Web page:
The long-running saga of our house move is drawing towards a conclusion. It looks likely that we’ll be moving just before Christmas (not very good timing for a minister, but there you go).
I have completed my checklist of gardening tasks, and can now report that the garden is ready for the move. I have:
– dismantled and sold the trampoline
– dismantled the swing seat
– drained and disconnected the water butts
– dismantled my hermitage in the shed and tidied the shed
– emptied a compost bin and put it out for the rain to wash, along with another that was already empty
– weaned the birds off their reliance on me and dismantled the feeders
– taken up the frames of two of the raised beds (the other has been empty all year – in the Spring we thought we’d be moving in July, so I haven’t grown any veg this year)
– pruned everything that should be pruned at this time of year, except for 2 rose bushes who’ve been fooled by the mild November and are still in bloom
– pulled ivy off the fences
I nearly didn’t do the ivy. Normally that’s a mid-winter job, when there isn’t so much else to do. But I expect my old churches will rent the house out, and it’s not the sort of job a tenant is likely to do, and the ivy wrecks the fences. The neighbours on both sides of the garden are very fond of ivy and it grows like mad in these shady, mature gardens.
Clearing ivy was the first job I ever did in this garden. At the time, we were living in temporary accommodation 10 miles the far side of the city from our churches and schools, and it was truly dreadful. We had been there 4 months and while some work had been done to this house over the autumn, weeks went by with nothing happening at all. We were desperate to move. In January, I thought, ‘Someone needs to be working on that house.’ So I came in on my days off and pulled up ivy. It had spread across half the garden and up all the trees and I spent several days just reeling in armfuls of the stuff. So it felt quite fitting this weekend that my last task in the garden was the same as my first.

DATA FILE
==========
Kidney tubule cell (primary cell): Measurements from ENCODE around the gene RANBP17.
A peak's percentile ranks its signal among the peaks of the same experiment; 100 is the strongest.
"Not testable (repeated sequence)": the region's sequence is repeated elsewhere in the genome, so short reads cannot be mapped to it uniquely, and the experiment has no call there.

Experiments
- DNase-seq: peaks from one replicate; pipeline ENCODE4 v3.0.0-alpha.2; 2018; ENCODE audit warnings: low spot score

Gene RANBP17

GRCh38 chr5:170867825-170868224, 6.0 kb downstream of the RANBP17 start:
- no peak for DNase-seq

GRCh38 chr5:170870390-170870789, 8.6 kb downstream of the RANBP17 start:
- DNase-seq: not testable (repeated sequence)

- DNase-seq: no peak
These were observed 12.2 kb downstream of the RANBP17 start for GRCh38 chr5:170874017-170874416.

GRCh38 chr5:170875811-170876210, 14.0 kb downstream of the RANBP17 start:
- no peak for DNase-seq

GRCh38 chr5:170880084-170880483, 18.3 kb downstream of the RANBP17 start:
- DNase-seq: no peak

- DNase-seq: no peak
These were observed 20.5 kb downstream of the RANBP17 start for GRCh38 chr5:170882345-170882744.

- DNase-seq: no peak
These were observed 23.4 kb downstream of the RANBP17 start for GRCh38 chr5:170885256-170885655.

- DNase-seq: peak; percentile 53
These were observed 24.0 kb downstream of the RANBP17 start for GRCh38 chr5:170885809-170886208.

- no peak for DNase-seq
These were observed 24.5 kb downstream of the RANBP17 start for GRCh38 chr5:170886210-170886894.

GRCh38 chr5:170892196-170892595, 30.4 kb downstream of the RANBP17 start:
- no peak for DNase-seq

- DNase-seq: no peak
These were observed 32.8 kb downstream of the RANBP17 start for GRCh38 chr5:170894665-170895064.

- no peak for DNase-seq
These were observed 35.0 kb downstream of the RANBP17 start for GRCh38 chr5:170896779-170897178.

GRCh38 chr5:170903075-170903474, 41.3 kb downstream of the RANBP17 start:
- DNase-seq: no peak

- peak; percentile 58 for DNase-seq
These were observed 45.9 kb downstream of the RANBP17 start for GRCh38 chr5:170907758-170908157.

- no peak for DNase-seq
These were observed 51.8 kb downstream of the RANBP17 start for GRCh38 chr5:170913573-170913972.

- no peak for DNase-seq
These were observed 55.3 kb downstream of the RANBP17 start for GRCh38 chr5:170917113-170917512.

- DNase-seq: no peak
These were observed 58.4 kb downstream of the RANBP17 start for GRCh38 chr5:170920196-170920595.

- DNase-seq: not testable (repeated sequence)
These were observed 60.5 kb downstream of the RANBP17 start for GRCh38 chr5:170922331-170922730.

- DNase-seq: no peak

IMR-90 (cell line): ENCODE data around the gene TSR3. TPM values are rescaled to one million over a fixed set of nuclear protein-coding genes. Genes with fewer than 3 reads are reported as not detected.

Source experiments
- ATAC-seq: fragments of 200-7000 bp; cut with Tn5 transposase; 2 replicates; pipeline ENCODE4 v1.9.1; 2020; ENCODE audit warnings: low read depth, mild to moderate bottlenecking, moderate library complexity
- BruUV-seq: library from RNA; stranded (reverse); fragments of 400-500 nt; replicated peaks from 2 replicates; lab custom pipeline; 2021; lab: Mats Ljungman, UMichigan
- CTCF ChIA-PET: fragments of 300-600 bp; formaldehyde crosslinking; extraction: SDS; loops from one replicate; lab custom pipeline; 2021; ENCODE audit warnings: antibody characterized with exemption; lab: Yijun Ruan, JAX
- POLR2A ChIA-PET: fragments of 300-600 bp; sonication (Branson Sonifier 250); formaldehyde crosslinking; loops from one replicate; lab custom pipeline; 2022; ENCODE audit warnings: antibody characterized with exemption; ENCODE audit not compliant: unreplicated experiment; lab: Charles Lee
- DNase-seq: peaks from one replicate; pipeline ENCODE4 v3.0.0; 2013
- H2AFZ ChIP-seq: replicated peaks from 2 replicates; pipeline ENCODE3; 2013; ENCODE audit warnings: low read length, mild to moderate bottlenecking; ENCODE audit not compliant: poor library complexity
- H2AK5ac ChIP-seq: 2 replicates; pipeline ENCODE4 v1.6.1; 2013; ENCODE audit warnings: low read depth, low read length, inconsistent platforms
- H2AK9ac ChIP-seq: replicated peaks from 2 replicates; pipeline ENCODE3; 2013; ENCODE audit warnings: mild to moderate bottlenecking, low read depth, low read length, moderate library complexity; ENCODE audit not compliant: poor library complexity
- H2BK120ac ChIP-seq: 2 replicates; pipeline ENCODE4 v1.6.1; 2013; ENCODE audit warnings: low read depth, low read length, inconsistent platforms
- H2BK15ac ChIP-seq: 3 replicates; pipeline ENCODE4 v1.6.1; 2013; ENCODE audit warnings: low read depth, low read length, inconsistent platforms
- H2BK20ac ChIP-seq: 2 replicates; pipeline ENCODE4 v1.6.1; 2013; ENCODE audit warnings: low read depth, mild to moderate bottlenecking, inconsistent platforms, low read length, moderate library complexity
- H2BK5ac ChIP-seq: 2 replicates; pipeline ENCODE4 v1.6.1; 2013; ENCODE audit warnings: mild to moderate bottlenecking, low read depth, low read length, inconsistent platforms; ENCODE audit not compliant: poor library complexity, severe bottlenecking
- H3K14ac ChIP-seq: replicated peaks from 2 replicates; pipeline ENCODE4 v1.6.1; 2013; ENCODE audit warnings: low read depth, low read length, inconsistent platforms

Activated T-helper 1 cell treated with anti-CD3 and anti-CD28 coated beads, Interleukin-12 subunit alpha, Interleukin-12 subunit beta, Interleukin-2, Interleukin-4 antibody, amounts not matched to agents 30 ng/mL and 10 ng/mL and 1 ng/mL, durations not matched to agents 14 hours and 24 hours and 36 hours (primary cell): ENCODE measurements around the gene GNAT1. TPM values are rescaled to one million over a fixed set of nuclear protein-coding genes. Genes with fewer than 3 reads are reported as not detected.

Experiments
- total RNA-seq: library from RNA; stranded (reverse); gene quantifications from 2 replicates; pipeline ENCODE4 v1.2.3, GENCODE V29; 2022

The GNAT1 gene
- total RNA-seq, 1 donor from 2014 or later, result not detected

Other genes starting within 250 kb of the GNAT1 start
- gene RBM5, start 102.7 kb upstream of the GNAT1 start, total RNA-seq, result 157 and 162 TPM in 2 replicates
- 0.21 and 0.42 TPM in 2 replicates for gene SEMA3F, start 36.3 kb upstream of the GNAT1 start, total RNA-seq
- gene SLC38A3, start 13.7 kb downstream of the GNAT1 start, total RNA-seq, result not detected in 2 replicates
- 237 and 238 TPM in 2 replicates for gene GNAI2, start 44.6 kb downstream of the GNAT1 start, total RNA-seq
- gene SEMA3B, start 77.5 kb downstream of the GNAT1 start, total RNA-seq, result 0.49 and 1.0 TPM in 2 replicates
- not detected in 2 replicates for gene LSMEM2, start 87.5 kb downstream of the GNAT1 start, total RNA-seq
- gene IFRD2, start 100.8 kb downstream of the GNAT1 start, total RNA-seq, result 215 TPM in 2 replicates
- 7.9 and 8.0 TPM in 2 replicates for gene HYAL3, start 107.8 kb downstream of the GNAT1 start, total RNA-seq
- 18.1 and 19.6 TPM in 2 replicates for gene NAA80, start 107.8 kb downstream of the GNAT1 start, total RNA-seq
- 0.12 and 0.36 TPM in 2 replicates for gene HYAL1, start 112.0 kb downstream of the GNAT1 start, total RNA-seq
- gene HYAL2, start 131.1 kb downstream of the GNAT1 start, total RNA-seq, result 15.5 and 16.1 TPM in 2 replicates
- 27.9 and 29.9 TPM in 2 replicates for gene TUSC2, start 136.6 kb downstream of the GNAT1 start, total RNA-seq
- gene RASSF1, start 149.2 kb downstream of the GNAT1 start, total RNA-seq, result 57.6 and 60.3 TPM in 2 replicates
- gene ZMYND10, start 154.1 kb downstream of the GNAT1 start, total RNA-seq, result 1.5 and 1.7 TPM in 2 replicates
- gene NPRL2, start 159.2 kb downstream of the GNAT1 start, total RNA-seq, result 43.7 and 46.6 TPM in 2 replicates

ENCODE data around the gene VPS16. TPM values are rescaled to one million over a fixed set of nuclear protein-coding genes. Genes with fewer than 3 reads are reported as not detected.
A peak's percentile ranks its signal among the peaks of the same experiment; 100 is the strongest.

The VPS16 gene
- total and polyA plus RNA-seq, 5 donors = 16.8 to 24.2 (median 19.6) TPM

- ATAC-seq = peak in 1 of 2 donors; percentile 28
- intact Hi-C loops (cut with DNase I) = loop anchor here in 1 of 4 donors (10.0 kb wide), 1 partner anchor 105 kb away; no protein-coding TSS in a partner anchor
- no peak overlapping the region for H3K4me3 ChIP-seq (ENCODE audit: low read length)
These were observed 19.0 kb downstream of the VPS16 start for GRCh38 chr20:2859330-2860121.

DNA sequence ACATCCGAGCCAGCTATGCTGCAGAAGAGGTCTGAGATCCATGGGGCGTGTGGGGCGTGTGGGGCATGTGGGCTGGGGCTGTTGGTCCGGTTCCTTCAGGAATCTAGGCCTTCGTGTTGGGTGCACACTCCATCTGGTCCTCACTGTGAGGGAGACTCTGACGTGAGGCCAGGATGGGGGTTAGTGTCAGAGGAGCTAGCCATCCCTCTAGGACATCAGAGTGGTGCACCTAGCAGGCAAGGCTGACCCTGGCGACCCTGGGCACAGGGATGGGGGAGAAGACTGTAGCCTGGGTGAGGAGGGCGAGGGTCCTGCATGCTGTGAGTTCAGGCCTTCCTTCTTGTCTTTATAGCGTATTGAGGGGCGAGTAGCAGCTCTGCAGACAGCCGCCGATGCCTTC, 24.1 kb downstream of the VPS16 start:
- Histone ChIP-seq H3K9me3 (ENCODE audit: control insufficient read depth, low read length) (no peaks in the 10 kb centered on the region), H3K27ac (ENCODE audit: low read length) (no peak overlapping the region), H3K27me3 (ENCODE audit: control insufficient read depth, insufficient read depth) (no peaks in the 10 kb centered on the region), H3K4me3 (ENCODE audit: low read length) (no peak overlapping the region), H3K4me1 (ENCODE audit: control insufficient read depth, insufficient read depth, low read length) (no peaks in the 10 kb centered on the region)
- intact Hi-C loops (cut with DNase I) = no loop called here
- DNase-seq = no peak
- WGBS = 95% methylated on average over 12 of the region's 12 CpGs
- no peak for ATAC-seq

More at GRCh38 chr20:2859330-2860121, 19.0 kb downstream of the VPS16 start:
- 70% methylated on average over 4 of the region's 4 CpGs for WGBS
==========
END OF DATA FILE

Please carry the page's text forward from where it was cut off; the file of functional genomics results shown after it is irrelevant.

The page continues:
I will miss this garden. It’s been a place of learning, of wonder, of restoration, of healing, of prayer, of fun, of food (grown and eaten), of company and of solitude. Our new garden will be very different, and no doubt I will tell you all about it in due course. But for now, farewell garden, and I thank you.